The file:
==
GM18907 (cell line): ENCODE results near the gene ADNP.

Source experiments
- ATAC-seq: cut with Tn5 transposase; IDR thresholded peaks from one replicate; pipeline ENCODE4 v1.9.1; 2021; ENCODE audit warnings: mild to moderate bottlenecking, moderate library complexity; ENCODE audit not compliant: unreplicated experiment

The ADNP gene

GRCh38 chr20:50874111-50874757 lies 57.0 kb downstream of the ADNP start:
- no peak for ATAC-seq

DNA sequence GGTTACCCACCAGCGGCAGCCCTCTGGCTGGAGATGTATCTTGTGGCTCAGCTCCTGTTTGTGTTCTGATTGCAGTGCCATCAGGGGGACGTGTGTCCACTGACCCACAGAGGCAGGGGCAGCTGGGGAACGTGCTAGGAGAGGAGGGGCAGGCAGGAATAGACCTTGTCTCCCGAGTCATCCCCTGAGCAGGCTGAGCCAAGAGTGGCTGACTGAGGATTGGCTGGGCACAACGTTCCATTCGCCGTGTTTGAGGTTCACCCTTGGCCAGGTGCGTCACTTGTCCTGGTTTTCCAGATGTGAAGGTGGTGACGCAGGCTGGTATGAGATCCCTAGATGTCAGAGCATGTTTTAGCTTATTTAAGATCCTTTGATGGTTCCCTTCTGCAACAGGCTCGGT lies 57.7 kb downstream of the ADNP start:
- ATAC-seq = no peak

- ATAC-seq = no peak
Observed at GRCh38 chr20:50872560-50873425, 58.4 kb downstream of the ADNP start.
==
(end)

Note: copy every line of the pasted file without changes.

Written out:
GM18907 (cell line): ENCODE results near the gene ADNP.

Source experiments
- ATAC-seq: cut with Tn5 transposase; IDR thresholded peaks from one replicate; pipeline ENCODE4 v1.9.1; 2021; ENCODE audit warnings: mild to moderate bottlenecking, moderate library complexity; ENCODE audit not compliant: unreplicated experiment

The ADNP gene

GRCh38 chr20:50874111-50874757 lies 57.0 kb downstream of the ADNP start:
- no peak for ATAC-seq

DNA sequence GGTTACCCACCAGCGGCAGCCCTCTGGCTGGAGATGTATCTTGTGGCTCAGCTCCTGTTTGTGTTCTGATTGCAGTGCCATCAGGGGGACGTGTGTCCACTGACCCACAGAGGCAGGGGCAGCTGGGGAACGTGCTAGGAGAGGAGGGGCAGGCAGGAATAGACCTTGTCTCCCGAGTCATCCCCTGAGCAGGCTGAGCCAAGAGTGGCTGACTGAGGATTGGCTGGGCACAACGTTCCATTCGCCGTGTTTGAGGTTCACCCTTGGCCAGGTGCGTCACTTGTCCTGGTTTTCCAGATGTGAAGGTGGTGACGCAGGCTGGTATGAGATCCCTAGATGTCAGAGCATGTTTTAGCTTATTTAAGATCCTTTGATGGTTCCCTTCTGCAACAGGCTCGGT lies 57.7 kb downstream of the ADNP start:
- ATAC-seq = no peak

- ATAC-seq = no peak
Observed at GRCh38 chr20:50872560-50873425, 58.4 kb downstream of the ADNP start.